The coronavirus has now claimed 20 lives in Moore County.
On Friday, the Moore County Health Department reported two new deaths attributed to COVID-19. One of the deceased patients is a Hispanic man under the age of 65, making him the youngest resident yet to die of complications from the disease.
Both of the deceased residents contracted the disease through community spread, the Health Department said. In addition to the 20 deaths, over 780 cases of COVID-19 have been confirmed in Moore County since March.
An Aberdeen nursing home and a Robbins daycare were both struck earlier this week by the coronavirus.
Moore County’s fourth outbreak of COVID-19 in a long-term care facility was reported Monday at Accordius at Aberdeen. Three employees of the nursing home tested positive for the disease.
Matthew Garner, public information officer for the Health Department, said all employees and residents of the nursing home have since been tested. The Health Department was still waiting on test results as of Friday afternoon, he said.
Formerly known as Kingswood Nursing, the 100-bed facility opened in 2005 on Pee Dee Road. Records from the Moore County Register of Deeds show the nursing home was taken over in November by Accordius Health, a Charlotte company that has acquired dozens of skilled nursing centers across the state since its formation four years ago.
An Accordius-owned nursing home in Rowan County was the site of the state's largest known coronavirus outbreak, prompting a lawsuit against the company and an investigation by the N.C. Department of Health and Human Services.
Ongoing outbreaks are being monitored at other Accordius-owned facilities in Mecklenburg, Rutherford, Iredell and Forsyth counties. An outbreak is defined by the state as an occurrence of two or more active cases in a congregate living setting.
Accordius Health did not respond to messages from The Pilot seeking comment on the situation at the Aberdeen nursing home.
‘We Need Your Support’
A combined 12 deaths and over 130 infections are linked to separate outbreaks at long-term care facilities in Moore County.
Five deaths are related to an outbreak reported in April at Pinehurst Healthcare & Rehabilitation Center, with the deceased including an employee and four residents of the nursing home. Two residents of Fox Hollow Senior Living died in June of complications from COVID-19.
The outbreak at Pinehurst Healthcare is believed to have ended. An outbreak is considered over “if there is not evidence of continued transmission within the facility,” according to NCDHHS.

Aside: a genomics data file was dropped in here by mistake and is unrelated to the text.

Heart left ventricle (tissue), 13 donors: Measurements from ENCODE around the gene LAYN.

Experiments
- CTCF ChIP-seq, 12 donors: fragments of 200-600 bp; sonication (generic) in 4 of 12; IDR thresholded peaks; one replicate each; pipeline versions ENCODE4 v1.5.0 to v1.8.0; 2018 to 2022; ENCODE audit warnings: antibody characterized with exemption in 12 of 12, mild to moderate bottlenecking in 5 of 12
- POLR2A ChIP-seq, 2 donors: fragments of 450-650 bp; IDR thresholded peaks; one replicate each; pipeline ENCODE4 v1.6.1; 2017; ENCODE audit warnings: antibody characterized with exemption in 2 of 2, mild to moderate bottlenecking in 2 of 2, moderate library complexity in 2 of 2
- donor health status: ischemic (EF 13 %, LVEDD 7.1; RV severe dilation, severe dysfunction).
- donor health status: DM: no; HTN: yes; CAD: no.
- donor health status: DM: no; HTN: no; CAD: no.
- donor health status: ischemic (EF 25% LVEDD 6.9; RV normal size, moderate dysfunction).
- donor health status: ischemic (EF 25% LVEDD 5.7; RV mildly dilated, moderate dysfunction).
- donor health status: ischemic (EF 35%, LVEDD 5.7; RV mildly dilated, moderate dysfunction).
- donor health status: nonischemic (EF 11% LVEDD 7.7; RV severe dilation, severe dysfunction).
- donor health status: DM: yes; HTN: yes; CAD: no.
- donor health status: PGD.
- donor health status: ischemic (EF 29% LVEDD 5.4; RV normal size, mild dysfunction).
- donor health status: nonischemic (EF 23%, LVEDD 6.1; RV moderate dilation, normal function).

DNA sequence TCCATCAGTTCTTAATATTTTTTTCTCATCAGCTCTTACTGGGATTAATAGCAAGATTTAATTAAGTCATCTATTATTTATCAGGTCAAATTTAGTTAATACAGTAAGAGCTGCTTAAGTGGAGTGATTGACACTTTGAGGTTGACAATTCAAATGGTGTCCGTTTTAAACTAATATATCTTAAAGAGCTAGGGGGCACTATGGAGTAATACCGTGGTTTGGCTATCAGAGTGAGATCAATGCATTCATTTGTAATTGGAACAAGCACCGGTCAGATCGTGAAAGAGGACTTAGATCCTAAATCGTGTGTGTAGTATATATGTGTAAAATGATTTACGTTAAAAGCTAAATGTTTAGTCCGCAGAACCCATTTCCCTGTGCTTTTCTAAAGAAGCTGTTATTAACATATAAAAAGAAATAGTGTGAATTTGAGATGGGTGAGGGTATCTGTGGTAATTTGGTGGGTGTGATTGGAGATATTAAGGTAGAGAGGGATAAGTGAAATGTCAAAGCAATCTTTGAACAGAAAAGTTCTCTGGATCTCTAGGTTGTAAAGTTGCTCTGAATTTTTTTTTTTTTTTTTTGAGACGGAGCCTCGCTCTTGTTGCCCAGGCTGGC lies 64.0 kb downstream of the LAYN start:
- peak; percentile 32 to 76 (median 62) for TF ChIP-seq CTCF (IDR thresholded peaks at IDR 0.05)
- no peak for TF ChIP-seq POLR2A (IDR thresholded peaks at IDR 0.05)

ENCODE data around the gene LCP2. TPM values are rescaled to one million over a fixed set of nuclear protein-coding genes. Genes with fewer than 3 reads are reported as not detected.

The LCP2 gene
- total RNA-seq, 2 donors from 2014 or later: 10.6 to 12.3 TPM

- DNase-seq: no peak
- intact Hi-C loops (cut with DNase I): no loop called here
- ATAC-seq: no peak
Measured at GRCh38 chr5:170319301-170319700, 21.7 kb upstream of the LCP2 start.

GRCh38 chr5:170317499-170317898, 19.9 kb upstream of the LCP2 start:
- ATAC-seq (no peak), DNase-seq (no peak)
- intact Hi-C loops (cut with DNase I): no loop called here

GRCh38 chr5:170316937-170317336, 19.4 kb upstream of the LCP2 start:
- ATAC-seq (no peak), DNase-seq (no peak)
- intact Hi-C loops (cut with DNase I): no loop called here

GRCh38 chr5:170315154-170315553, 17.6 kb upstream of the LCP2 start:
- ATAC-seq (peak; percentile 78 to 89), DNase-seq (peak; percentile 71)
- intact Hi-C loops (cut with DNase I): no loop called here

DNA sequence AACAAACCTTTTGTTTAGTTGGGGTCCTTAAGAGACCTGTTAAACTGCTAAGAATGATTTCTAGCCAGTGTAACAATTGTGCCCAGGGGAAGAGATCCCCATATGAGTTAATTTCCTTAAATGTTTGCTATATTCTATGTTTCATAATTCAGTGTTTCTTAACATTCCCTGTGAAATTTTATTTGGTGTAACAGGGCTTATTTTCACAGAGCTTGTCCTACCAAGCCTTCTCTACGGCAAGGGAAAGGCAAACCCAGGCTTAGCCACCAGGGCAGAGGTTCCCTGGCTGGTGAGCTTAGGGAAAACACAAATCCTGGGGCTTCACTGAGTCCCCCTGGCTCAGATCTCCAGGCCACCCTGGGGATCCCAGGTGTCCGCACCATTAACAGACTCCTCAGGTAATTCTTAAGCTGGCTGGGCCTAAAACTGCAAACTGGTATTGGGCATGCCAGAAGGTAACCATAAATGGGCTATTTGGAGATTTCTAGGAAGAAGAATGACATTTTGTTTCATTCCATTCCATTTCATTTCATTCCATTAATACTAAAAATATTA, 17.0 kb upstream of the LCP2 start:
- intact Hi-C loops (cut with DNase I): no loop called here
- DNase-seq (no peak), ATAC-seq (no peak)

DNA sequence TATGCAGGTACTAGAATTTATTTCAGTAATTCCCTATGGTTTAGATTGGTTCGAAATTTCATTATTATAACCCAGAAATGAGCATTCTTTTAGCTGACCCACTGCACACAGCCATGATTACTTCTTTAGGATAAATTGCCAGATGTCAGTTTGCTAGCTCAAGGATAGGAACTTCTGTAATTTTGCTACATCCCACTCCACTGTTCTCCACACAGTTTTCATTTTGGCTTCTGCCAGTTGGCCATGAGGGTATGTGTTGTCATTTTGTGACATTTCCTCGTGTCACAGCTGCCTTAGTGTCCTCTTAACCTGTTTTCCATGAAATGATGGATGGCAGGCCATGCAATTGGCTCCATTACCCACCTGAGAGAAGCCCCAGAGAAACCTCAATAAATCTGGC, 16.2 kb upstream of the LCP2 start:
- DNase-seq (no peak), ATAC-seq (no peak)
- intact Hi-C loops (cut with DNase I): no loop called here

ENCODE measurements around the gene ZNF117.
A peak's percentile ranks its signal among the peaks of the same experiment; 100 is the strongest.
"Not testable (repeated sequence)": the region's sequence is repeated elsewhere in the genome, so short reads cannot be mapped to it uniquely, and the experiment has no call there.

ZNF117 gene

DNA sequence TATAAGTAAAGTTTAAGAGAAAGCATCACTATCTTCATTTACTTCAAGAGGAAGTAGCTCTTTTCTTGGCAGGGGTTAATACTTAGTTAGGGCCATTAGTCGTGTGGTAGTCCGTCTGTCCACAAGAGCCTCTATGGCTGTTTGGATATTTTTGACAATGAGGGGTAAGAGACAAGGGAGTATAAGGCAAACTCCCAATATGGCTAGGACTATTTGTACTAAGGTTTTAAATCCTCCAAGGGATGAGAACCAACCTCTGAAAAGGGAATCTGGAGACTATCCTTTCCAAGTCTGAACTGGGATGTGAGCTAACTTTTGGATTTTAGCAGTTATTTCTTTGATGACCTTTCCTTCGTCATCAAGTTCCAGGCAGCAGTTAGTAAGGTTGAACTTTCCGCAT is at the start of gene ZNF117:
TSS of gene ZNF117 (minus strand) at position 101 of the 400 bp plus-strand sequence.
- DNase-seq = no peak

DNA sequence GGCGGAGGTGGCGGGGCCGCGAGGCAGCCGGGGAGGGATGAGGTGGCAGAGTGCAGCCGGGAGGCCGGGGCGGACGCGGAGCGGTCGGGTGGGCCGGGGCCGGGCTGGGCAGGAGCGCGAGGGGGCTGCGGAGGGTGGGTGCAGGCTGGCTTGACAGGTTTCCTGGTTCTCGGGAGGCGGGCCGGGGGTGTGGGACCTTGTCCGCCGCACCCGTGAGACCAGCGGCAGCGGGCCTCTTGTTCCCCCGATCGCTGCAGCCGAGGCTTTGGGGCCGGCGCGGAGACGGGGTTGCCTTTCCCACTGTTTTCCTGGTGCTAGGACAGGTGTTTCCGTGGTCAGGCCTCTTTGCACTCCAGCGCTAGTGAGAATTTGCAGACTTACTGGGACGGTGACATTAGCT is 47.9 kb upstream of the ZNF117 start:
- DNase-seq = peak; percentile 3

Four residents have died in an outbreak at Seven Lakes Assisted Living and Memory Care. That outbreak was described as “ongoing” in the state’s most recent semiweekly report on the coronavirus in congregate living settings.
“Our residents, staff and families need the support of our greater community now more than ever,” Amanda Bumin, executive director of Seven Lakes Assisted Living, said Tuesday in a statement to The Pilot. “As our caregivers handle this unprecedented situation, we ask that members of our Seven Lakes community rally together in support of their heroic efforts.”
Five employees and 31 residents of the facility have tested positive for COVID-19. Bumin is encouraging people in the county to send “letters with messages of hope and support to our residents and our teams.”
“We need your support to fight this battle,” she said.
Infections at Daycare
The Health Department on Thursday reported the county’s first co-called “cluster” of coronavirus cases after six infections were linked to Magic Years Childcare Center in Robbins.
Different from outbreaks, clusters occur mainly in schools and child care settings. NCDHHS defines a cluster as a “minimum of five laboratory-confirmed cases with illness onsets or initial positive results within a 14-day period and plausible epidemiologic linkage between cases.”
Four children and two employees at Magic Years Childcare Center tested positive, the local Health Department said. The daycare has been closed since July 17, when the first infections were identified.
A disproportionate number of COVID-19 cases have been confirmed in the Robbins area, according to ZIP code-level data from NCDHHS. More than 120 cases have been linked to the town’s primary postal code, which is home to only 6,704 people.
The county’s only other postal code with more cases primarily serves Pinehurst, the county’s largest municipality. A total of 152 infections and seven deaths have been linked to that ZIP code, which is home to about 15,990 people.